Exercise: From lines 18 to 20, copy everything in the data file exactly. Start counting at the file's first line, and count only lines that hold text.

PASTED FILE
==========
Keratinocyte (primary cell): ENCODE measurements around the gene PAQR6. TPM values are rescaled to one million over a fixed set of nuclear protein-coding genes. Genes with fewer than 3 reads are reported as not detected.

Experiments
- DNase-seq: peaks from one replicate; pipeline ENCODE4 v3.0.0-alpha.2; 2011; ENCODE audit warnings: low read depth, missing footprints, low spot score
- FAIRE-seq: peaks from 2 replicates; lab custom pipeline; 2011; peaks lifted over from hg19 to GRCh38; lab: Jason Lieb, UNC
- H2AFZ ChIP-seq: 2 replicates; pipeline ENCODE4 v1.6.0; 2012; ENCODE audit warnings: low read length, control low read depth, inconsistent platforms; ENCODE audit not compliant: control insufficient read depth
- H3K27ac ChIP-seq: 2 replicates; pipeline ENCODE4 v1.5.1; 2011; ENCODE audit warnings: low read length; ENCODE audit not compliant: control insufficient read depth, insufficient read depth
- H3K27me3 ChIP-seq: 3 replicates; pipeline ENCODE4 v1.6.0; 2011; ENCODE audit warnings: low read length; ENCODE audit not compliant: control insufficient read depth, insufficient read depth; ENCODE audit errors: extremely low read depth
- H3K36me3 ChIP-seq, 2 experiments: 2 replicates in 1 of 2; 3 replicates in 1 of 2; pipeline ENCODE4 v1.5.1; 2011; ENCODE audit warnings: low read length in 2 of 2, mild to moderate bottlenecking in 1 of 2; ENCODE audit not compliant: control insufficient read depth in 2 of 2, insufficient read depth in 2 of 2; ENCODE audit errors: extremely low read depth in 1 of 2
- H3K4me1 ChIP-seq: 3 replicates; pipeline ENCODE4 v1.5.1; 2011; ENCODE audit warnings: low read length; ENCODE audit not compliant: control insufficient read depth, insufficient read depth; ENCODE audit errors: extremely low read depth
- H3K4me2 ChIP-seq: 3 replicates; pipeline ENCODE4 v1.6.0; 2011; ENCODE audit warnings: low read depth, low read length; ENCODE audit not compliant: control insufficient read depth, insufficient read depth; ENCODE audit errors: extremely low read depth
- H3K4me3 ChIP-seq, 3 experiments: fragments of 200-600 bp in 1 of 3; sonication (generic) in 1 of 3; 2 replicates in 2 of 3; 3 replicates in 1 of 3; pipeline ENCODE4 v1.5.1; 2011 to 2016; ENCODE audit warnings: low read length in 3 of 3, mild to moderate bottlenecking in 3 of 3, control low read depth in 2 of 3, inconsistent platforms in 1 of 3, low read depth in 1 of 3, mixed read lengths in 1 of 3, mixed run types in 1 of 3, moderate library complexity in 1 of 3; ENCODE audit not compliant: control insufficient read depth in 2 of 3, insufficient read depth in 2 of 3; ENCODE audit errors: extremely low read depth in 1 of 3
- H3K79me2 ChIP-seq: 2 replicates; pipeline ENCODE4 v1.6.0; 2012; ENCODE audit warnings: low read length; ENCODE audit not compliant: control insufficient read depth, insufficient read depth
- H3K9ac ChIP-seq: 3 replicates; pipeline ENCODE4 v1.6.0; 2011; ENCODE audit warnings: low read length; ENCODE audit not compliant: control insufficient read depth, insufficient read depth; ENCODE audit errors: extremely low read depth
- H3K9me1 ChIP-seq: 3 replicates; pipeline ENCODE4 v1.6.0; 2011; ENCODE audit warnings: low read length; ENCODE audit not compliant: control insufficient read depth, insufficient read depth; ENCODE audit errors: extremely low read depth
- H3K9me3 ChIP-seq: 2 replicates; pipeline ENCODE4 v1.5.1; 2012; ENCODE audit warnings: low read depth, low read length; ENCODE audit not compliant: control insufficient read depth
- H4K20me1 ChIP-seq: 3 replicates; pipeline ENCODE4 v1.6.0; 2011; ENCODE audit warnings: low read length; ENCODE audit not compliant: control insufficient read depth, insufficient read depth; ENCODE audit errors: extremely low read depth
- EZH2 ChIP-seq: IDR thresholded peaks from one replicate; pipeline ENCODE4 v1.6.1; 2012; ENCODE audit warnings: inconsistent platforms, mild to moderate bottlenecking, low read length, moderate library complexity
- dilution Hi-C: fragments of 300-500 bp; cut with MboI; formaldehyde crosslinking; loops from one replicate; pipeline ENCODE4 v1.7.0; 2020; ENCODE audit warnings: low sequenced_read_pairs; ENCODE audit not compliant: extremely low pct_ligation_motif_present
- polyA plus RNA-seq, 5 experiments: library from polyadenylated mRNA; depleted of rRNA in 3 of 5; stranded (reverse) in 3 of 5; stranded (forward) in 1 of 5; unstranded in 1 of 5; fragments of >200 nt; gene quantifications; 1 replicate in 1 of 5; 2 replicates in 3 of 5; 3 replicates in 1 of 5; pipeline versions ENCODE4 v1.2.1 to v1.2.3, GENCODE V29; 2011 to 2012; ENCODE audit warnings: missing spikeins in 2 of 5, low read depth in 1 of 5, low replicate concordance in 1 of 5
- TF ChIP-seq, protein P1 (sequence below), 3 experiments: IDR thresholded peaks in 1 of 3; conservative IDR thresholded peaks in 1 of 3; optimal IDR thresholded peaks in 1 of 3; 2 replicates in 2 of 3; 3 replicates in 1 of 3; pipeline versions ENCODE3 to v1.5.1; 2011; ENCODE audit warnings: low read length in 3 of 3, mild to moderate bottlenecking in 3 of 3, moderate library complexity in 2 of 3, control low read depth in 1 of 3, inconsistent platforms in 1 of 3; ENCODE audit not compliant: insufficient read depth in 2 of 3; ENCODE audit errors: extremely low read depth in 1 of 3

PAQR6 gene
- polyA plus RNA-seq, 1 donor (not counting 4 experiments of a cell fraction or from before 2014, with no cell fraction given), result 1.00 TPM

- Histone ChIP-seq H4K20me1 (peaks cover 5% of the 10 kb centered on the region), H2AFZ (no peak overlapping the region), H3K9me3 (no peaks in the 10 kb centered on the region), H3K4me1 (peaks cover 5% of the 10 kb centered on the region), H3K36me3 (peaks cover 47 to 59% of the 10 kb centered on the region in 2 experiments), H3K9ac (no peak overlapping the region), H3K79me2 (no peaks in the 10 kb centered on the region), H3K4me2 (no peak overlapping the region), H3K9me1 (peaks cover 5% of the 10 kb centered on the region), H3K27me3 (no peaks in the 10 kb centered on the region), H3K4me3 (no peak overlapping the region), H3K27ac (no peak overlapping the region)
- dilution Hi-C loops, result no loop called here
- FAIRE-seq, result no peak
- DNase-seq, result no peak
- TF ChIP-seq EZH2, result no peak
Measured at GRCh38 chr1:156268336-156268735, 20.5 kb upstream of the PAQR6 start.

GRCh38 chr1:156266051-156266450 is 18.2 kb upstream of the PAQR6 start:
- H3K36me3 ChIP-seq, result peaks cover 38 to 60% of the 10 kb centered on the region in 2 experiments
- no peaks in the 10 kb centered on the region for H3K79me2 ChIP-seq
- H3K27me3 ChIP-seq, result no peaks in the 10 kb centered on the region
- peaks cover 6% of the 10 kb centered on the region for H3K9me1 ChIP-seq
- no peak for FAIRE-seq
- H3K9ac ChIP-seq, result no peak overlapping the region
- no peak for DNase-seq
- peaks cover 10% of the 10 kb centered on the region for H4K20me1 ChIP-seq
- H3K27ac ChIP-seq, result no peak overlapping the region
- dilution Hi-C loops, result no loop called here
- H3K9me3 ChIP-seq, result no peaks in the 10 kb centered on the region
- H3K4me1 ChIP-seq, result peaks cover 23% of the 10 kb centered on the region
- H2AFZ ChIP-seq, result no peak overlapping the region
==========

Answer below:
- dilution Hi-C: fragments of 300-500 bp; cut with MboI; formaldehyde crosslinking; loops from one replicate; pipeline ENCODE4 v1.7.0; 2020; ENCODE audit warnings: low sequenced_read_pairs; ENCODE audit not compliant: extremely low pct_ligation_motif_present
- polyA plus RNA-seq, 5 experiments: library from polyadenylated mRNA; depleted of rRNA in 3 of 5; stranded (reverse) in 3 of 5; stranded (forward) in 1 of 5; unstranded in 1 of 5; fragments of >200 nt; gene quantifications; 1 replicate in 1 of 5; 2 replicates in 3 of 5; 3 replicates in 1 of 5; pipeline versions ENCODE4 v1.2.1 to v1.2.3, GENCODE V29; 2011 to 2012; ENCODE audit warnings: missing spikeins in 2 of 5, low read depth in 1 of 5, low replicate concordance in 1 of 5
- TF ChIP-seq, protein P1 (sequence below), 3 experiments: IDR thresholded peaks in 1 of 3; conservative IDR thresholded peaks in 1 of 3; optimal IDR thresholded peaks in 1 of 3; 2 replicates in 2 of 3; 3 replicates in 1 of 3; pipeline versions ENCODE3 to v1.5.1; 2011; ENCODE audit warnings: low read length in 3 of 3, mild to moderate bottlenecking in 3 of 3, moderate library complexity in 2 of 3, control low read depth in 1 of 3, inconsistent platforms in 1 of 3; ENCODE audit not compliant: insufficient read depth in 2 of 3; ENCODE audit errors: extremely low read depth in 1 of 3